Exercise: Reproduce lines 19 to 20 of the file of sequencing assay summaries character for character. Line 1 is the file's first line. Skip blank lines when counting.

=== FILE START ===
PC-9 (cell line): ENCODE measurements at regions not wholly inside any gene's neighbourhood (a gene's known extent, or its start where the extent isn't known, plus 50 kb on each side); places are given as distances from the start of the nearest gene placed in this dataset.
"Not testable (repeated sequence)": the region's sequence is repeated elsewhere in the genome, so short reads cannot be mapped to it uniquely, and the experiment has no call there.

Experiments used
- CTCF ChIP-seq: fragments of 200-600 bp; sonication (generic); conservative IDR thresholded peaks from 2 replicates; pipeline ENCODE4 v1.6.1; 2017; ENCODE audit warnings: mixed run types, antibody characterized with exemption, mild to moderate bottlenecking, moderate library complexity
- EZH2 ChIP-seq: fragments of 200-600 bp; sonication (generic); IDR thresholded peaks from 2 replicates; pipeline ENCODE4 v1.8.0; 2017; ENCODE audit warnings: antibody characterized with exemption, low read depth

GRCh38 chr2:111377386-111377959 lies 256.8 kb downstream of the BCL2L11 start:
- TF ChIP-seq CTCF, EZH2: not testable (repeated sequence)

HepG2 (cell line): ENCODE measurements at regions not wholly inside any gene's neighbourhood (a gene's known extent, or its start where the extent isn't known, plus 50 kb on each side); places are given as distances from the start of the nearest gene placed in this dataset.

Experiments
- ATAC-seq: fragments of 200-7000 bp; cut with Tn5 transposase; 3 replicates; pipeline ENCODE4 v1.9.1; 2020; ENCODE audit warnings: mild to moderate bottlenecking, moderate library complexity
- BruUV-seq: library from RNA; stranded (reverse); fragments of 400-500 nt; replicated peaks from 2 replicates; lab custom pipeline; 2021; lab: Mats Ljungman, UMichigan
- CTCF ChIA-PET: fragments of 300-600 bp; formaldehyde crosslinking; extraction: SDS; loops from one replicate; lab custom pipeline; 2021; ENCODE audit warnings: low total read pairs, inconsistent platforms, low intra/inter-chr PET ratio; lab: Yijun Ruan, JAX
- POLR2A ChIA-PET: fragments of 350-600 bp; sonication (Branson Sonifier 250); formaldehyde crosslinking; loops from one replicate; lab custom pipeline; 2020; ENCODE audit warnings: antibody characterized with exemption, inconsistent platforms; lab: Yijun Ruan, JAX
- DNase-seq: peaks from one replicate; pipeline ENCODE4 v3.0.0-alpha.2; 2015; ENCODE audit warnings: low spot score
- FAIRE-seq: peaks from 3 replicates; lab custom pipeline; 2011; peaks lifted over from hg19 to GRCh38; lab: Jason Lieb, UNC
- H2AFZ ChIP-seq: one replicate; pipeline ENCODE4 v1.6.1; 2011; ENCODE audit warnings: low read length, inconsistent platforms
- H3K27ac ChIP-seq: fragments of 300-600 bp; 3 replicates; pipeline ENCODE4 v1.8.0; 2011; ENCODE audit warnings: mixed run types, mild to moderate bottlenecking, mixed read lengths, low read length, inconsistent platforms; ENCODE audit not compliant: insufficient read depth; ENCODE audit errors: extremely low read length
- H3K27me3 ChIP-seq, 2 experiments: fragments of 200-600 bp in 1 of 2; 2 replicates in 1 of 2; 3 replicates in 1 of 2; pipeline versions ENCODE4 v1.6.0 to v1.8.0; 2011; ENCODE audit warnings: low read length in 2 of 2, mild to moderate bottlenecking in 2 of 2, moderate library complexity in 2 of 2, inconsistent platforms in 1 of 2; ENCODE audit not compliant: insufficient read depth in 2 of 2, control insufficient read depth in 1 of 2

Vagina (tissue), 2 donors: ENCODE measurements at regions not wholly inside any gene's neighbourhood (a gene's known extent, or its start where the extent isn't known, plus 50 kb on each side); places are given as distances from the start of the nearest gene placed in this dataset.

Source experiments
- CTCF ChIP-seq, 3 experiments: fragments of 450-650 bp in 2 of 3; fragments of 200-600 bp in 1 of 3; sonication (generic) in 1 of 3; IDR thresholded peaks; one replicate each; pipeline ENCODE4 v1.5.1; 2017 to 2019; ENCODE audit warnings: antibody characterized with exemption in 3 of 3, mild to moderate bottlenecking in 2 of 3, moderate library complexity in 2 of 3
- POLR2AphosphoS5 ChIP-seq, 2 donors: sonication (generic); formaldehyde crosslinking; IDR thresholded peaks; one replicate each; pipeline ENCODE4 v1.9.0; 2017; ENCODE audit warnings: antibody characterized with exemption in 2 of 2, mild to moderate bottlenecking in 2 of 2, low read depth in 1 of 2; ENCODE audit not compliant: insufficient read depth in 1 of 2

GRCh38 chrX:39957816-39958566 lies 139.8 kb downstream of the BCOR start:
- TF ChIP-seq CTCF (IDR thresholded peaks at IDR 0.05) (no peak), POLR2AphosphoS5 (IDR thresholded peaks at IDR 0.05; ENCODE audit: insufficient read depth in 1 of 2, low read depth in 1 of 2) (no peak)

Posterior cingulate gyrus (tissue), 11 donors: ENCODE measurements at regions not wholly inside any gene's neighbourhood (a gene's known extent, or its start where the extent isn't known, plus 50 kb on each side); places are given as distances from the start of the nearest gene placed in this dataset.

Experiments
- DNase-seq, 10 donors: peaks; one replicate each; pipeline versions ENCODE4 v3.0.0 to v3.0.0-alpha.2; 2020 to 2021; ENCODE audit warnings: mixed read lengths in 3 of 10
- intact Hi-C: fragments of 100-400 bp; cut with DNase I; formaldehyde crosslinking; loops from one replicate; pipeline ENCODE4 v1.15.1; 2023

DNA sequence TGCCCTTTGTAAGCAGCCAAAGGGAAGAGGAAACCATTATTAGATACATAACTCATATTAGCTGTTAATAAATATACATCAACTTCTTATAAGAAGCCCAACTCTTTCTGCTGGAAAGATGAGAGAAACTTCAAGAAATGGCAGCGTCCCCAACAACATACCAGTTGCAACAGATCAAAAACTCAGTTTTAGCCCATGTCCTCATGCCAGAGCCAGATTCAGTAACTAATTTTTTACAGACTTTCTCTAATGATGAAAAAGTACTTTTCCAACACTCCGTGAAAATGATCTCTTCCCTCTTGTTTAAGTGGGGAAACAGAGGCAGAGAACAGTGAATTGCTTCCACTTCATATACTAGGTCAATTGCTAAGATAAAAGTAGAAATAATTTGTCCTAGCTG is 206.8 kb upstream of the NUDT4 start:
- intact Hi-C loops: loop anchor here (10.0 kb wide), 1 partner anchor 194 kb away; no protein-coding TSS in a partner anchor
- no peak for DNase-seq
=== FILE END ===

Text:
Vagina (tissue), 2 donors: ENCODE measurements at regions not wholly inside any gene's neighbourhood (a gene's known extent, or its start where the extent isn't known, plus 50 kb on each side); places are given as distances from the start of the nearest gene placed in this dataset.

Source experiments